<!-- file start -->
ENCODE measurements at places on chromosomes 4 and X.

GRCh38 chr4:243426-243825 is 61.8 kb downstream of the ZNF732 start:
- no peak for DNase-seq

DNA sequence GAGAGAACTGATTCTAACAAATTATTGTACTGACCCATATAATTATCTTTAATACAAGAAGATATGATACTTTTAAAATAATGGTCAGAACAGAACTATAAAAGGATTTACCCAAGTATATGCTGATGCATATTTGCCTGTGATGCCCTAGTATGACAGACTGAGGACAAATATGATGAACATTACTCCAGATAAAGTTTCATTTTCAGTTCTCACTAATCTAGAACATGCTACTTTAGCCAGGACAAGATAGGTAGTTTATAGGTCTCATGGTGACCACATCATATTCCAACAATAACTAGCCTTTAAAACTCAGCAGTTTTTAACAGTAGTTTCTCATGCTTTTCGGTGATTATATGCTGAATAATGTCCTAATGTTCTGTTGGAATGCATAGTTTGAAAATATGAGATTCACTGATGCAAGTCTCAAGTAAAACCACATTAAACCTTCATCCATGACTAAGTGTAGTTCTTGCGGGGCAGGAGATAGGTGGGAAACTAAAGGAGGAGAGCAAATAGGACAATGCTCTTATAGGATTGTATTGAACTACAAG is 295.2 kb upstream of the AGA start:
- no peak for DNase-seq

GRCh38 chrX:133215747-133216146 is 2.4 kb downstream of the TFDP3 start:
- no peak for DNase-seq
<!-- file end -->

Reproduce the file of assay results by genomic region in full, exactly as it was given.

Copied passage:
ENCODE measurements at places on chromosomes 4 and X.

GRCh38 chr4:243426-243825 is 61.8 kb downstream of the ZNF732 start:
- no peak for DNase-seq

DNA sequence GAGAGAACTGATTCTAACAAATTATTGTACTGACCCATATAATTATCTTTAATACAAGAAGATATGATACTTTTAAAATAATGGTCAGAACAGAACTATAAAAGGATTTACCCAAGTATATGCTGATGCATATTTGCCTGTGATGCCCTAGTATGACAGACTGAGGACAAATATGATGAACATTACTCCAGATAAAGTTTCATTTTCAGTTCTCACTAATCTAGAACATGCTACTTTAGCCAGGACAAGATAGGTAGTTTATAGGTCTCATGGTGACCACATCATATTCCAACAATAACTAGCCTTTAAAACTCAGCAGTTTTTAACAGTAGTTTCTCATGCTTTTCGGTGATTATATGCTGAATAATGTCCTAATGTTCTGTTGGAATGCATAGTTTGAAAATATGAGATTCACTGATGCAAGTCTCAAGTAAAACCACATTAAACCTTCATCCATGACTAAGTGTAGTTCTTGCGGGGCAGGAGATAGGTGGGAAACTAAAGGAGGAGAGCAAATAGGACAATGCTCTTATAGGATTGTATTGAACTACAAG is 295.2 kb upstream of the AGA start:
- no peak for DNase-seq

GRCh38 chrX:133215747-133216146 is 2.4 kb downstream of the TFDP3 start:
- no peak for DNase-seq